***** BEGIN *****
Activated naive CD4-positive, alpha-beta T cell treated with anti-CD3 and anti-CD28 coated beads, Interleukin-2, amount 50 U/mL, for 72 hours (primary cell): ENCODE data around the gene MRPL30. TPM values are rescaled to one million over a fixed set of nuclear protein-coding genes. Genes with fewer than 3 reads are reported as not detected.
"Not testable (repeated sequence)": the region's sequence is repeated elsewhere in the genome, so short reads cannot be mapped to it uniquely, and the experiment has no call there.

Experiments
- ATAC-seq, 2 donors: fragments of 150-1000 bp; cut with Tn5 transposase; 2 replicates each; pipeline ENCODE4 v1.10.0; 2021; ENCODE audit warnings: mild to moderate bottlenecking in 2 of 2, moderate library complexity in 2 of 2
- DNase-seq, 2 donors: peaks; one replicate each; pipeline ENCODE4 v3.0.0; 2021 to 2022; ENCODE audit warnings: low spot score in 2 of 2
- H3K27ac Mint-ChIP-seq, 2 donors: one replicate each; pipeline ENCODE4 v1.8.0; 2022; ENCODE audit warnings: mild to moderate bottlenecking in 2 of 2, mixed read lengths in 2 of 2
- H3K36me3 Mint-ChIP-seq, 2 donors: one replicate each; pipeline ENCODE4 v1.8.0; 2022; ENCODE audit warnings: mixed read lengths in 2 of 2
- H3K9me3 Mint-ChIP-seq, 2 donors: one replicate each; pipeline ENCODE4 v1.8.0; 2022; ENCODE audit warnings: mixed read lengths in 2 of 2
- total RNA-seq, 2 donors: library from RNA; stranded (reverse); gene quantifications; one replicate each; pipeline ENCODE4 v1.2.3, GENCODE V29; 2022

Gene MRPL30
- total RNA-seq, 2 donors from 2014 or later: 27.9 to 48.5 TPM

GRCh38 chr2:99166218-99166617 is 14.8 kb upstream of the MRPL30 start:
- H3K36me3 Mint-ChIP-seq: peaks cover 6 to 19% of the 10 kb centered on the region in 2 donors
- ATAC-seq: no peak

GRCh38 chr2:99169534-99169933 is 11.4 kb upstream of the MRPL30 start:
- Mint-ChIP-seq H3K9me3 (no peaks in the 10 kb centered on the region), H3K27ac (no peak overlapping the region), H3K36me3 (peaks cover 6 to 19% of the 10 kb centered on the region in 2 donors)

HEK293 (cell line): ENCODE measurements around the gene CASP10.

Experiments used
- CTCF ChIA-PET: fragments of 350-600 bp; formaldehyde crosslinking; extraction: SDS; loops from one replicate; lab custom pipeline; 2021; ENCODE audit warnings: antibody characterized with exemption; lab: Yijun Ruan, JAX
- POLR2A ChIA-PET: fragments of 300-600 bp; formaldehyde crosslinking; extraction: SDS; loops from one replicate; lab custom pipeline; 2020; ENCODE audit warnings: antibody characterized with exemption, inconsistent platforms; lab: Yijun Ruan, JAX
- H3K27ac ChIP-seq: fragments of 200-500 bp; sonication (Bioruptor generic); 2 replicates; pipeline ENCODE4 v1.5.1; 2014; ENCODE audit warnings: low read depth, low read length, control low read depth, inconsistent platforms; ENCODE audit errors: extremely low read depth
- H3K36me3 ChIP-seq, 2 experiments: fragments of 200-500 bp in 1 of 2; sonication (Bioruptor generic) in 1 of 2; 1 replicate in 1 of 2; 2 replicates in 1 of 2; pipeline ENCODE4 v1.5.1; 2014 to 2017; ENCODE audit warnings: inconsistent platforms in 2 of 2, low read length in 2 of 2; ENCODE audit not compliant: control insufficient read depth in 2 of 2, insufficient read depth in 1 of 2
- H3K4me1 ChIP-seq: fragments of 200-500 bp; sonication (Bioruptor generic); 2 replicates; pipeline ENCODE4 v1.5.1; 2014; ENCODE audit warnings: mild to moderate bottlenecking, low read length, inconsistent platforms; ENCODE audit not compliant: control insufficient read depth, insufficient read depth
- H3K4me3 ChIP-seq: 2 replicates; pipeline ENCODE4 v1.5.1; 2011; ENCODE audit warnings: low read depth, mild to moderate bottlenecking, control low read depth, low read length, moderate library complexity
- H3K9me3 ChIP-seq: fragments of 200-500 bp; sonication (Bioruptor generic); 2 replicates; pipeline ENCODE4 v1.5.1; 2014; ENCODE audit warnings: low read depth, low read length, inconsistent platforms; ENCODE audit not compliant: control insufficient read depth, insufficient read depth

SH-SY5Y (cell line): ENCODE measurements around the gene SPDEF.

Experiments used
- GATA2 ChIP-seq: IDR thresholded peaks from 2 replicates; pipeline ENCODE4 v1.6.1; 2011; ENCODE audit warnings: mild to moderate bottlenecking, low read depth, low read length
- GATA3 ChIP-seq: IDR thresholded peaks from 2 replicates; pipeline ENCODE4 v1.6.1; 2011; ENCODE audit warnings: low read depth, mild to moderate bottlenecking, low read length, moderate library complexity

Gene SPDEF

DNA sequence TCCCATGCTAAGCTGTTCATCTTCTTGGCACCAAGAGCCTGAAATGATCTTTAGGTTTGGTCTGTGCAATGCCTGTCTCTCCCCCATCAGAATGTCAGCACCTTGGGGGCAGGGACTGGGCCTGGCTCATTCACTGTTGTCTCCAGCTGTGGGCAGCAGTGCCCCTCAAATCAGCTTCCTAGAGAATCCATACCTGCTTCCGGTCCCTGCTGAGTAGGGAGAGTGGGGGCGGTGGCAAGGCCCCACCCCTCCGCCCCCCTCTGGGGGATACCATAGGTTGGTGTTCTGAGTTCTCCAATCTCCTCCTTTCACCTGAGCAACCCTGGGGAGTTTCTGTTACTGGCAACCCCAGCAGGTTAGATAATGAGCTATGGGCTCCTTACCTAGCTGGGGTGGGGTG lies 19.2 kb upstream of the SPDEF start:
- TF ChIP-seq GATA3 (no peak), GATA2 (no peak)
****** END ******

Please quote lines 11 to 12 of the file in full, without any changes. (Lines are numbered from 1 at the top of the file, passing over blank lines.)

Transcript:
- total RNA-seq, 2 donors from 2014 or later: 27.9 to 48.5 TPM

GRCh38 chr2:99166218-99166617 is 14.8 kb upstream of the MRPL30 start: